The Capital portion represents a return of capital to the Singapore SPCs which means tax is deferred and hence on a trust level it represents a cost savings for them. At the hand of the unitholders they are tax exempted :)

      Delete
  2. Hi B,

    Thanks for the education. I have always wondered what are the difference of those items.

    Cheers.

    ReplyDelete
    Replies
    1. Hi PIF

      Glad the article helps you :)

      Delete
  3. Hi B,

    As usual, thanks for the sharing.

    I find it amusing that REITs' dividends are often recorded up to five decimal places on the dollar. But now I know it makes a difference in the tax accounting. :)

    ReplyDelete
    Replies
    1. Hi SRSI

      Ahh yes that is another thing which is amusing.

      Because the amount to reconcile is almost in millions (dividends being paid out), sometimes we will need to round up and reconcile between what we received as income from the Singapore SPCs versus what is being actually paid out to unitholders.

      Tons of admin stuff for the employees ;)

      Delete
  4. Hi B,

    Hope u can sheld light on the following questions.
    1) Am I right to say that as long as the REIT pays out 90% of the distributable attributable to unit holders, the taxable income portion will be tax-exempt at REIT lvl?

    2) In what cases will the dividend distribution type will fall under the capital?

    Your help will be appreciated.

    Kh

    ReplyDelete
    Replies
    1. Hi KH

      Yes, the current rule states that as long as Reits pay out at least 90% of their distributable income to unitholders, the amount of income distributed will be tax exempt at the Reit's level.

      On your other question, Reits are a structured based platform which income ultimately comes in from SPC usually who held individual assets in their respective local books. By representing this as an return of capital (to the SPC), the amount of income they have to pay as taxes (if they are already not) will be deferred and further subject to the 90% rules when it comes.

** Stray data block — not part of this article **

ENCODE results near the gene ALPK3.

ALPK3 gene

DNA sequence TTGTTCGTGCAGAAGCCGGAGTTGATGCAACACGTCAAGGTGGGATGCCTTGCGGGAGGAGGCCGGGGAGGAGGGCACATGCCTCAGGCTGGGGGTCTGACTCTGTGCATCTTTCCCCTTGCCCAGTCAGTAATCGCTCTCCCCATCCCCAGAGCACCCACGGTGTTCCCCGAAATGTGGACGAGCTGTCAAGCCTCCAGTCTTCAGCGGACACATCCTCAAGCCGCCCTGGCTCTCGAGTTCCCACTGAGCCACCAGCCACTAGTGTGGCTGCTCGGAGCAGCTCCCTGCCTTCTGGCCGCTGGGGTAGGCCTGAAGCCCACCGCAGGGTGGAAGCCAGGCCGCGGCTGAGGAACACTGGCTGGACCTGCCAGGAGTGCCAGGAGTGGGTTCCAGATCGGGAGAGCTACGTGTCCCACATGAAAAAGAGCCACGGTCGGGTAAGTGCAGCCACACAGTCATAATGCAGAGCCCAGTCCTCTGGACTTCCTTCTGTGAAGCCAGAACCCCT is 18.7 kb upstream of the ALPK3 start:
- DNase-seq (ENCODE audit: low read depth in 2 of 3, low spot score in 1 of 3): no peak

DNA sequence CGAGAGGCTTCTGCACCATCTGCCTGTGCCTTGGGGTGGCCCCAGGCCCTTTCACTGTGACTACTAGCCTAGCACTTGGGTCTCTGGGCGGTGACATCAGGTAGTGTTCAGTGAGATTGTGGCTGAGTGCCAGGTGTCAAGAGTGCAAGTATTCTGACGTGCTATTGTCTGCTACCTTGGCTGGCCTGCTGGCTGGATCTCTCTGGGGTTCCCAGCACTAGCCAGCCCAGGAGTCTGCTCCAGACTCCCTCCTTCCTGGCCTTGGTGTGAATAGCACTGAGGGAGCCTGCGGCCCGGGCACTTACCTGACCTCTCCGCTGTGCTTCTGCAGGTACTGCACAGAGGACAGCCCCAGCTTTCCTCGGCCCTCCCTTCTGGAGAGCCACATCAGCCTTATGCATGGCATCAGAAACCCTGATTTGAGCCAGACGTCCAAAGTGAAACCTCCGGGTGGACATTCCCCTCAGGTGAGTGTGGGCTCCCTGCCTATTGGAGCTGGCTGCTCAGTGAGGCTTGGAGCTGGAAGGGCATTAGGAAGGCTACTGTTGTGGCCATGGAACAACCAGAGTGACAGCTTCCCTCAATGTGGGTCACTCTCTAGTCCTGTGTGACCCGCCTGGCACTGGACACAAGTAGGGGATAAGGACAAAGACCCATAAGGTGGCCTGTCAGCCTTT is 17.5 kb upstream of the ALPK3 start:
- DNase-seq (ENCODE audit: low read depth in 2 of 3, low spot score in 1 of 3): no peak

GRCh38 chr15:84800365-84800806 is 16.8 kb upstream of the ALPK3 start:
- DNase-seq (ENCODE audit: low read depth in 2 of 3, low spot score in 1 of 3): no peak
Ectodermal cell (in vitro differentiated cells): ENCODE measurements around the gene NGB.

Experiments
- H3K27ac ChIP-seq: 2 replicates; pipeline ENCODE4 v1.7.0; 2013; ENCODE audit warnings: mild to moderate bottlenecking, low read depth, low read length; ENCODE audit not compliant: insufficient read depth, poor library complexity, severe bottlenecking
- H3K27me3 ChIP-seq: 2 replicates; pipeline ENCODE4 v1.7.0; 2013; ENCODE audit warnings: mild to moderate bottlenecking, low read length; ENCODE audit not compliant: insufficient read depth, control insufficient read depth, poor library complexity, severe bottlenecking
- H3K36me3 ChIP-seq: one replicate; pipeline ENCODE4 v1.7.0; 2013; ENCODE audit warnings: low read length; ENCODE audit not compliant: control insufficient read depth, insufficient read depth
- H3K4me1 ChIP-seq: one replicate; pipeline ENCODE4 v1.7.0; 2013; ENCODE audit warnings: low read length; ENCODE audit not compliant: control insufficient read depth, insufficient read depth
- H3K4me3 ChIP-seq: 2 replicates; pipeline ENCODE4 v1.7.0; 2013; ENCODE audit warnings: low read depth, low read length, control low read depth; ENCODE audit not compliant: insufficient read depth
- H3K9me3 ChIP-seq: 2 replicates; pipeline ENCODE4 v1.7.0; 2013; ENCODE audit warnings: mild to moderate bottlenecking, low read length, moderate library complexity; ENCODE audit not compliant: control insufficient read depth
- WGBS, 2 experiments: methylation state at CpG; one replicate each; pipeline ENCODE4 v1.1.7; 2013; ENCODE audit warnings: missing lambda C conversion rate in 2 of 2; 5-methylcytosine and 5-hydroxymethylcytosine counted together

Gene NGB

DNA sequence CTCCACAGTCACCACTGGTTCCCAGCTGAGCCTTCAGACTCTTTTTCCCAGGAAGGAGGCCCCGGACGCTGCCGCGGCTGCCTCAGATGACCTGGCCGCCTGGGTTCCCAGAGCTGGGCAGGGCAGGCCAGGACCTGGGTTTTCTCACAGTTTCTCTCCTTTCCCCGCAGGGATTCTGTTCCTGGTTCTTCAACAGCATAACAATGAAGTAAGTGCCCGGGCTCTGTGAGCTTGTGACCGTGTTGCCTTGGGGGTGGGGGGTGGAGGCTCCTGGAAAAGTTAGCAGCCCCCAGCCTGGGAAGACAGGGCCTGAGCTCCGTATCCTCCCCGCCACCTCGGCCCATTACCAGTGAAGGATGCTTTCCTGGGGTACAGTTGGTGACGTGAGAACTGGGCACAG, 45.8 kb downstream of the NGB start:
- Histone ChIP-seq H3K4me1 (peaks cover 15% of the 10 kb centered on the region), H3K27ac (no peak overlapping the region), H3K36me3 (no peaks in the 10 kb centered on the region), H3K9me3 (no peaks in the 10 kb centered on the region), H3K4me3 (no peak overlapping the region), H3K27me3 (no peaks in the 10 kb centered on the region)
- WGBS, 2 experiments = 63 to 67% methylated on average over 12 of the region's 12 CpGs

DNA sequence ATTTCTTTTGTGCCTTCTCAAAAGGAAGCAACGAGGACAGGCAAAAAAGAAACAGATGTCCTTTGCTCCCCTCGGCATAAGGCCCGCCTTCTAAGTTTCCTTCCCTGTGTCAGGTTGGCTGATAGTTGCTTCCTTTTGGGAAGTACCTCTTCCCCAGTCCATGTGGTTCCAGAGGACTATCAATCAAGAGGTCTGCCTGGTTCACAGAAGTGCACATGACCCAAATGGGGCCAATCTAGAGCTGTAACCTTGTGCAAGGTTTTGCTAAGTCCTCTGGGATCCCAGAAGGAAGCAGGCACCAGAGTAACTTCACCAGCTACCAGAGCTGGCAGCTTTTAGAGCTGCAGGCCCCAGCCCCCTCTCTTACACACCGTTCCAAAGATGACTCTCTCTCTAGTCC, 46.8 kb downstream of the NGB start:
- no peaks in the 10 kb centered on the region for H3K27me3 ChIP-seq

Delete
    2. Hi B,

      do u mean the amount of tax that Singapore SPC have to pay can be deferred if they choose to redeem their redeemable preference shares ??

      "Unitholders will not be subject to Singapore income tax on distributions made by First REIT out of its capital receipts, comprising amounts received from the redemption of redeemable preference shares in the Singapore SPCs. These distributions will be treated as return of capital for Singapore income tax purposes."
      http://firstreit.listedcompany.com/singapore_tax_implications.html

      kh

      Delete
    3. Hi KH

      Apologies for missing on your follow up question.

      Yes your understanding is right. Look at SPC as a form of individual company who has to pay taxes on income just like any other company. The return on capital simply means that they can defer to pay these taxes on income that they produce.

      Delete
    4. Thanks for the explanation =)

      kh

      Delete
  5. Hi B,

    You might have overlooked my above question. Hope you can answer on it.

    Thanks!

    Kh

    ReplyDelete